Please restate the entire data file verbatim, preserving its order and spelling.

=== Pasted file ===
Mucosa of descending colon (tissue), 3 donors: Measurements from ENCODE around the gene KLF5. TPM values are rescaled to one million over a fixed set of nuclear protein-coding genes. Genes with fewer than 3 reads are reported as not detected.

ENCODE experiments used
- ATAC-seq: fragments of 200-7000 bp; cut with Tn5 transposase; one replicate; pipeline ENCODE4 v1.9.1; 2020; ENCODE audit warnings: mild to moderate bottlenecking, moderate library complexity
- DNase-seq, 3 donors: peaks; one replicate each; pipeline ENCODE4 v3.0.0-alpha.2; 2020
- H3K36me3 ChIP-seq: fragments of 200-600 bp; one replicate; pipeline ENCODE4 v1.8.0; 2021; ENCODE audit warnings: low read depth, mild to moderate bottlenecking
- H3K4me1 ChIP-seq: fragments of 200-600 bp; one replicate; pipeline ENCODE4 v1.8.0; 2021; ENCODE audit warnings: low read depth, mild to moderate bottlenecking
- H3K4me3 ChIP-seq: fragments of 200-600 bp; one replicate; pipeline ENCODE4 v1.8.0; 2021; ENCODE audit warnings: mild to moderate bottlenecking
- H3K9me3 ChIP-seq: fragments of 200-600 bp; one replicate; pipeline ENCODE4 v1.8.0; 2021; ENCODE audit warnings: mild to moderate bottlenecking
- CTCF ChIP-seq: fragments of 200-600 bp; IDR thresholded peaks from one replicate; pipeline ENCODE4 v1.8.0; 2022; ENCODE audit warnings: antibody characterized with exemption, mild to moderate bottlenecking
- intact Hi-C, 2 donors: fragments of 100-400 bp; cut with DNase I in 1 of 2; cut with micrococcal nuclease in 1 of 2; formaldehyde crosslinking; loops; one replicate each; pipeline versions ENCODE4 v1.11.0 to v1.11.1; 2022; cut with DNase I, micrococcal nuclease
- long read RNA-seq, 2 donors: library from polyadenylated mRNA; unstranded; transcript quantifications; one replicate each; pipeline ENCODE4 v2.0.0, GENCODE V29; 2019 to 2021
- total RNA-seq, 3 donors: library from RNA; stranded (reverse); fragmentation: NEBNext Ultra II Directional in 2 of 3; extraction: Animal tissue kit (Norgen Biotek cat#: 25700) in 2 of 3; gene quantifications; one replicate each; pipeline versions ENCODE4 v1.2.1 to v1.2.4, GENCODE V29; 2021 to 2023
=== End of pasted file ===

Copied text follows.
Mucosa of descending colon (tissue), 3 donors: Measurements from ENCODE around the gene KLF5. TPM values are rescaled to one million over a fixed set of nuclear protein-coding genes. Genes with fewer than 3 reads are reported as not detected.

ENCODE experiments used
- ATAC-seq: fragments of 200-7000 bp; cut with Tn5 transposase; one replicate; pipeline ENCODE4 v1.9.1; 2020; ENCODE audit warnings: mild to moderate bottlenecking, moderate library complexity
- DNase-seq, 3 donors: peaks; one replicate each; pipeline ENCODE4 v3.0.0-alpha.2; 2020
- H3K36me3 ChIP-seq: fragments of 200-600 bp; one replicate; pipeline ENCODE4 v1.8.0; 2021; ENCODE audit warnings: low read depth, mild to moderate bottlenecking
- H3K4me1 ChIP-seq: fragments of 200-600 bp; one replicate; pipeline ENCODE4 v1.8.0; 2021; ENCODE audit warnings: low read depth, mild to moderate bottlenecking
- H3K4me3 ChIP-seq: fragments of 200-600 bp; one replicate; pipeline ENCODE4 v1.8.0; 2021; ENCODE audit warnings: mild to moderate bottlenecking
- H3K9me3 ChIP-seq: fragments of 200-600 bp; one replicate; pipeline ENCODE4 v1.8.0; 2021; ENCODE audit warnings: mild to moderate bottlenecking
- CTCF ChIP-seq: fragments of 200-600 bp; IDR thresholded peaks from one replicate; pipeline ENCODE4 v1.8.0; 2022; ENCODE audit warnings: antibody characterized with exemption, mild to moderate bottlenecking
- intact Hi-C, 2 donors: fragments of 100-400 bp; cut with DNase I in 1 of 2; cut with micrococcal nuclease in 1 of 2; formaldehyde crosslinking; loops; one replicate each; pipeline versions ENCODE4 v1.11.0 to v1.11.1; 2022; cut with DNase I, micrococcal nuclease
- long read RNA-seq, 2 donors: library from polyadenylated mRNA; unstranded; transcript quantifications; one replicate each; pipeline ENCODE4 v2.0.0, GENCODE V29; 2019 to 2021
- total RNA-seq, 3 donors: library from RNA; stranded (reverse); fragmentation: NEBNext Ultra II Directional in 2 of 3; extraction: Animal tissue kit (Norgen Biotek cat#: 25700) in 2 of 3; gene quantifications; one replicate each; pipeline versions ENCODE4 v1.2.1 to v1.2.4, GENCODE V29; 2021 to 2023